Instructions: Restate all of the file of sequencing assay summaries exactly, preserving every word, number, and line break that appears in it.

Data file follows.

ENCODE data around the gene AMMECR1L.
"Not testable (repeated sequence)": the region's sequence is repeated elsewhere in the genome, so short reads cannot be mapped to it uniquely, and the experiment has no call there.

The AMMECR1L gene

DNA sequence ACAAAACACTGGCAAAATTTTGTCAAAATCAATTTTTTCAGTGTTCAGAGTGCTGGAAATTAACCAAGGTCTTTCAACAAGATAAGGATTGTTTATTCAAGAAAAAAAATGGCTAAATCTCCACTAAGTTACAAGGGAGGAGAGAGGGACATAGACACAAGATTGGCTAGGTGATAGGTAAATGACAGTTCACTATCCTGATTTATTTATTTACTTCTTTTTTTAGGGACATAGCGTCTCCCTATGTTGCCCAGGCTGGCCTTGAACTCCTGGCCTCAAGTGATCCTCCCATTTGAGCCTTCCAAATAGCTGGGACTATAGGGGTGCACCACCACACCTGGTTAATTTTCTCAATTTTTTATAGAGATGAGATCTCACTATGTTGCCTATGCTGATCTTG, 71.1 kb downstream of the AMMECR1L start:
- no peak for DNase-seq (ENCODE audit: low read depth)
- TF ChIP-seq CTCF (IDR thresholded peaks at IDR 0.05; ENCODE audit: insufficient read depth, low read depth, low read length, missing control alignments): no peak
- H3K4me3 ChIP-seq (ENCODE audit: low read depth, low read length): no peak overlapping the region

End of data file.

ENCODE data around the gene AMMECR1L.
"Not testable (repeated sequence)": the region's sequence is repeated elsewhere in the genome, so short reads cannot be mapped to it uniquely, and the experiment has no call there.

The AMMECR1L gene

DNA sequence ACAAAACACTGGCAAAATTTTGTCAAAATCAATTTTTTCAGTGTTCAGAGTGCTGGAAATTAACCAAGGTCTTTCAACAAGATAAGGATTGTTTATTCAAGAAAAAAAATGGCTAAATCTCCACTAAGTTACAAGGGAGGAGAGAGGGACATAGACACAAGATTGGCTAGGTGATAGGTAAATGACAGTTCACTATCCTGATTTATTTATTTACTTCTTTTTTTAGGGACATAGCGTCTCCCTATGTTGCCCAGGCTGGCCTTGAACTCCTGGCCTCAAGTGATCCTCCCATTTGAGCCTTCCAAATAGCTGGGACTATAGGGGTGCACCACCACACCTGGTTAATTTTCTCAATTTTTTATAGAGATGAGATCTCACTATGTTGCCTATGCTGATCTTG, 71.1 kb downstream of the AMMECR1L start:
- no peak for DNase-seq (ENCODE audit: low read depth)
- TF ChIP-seq CTCF (IDR thresholded peaks at IDR 0.05; ENCODE audit: insufficient read depth, low read depth, low read length, missing control alignments): no peak
- H3K4me3 ChIP-seq (ENCODE audit: low read depth, low read length): no peak overlapping the region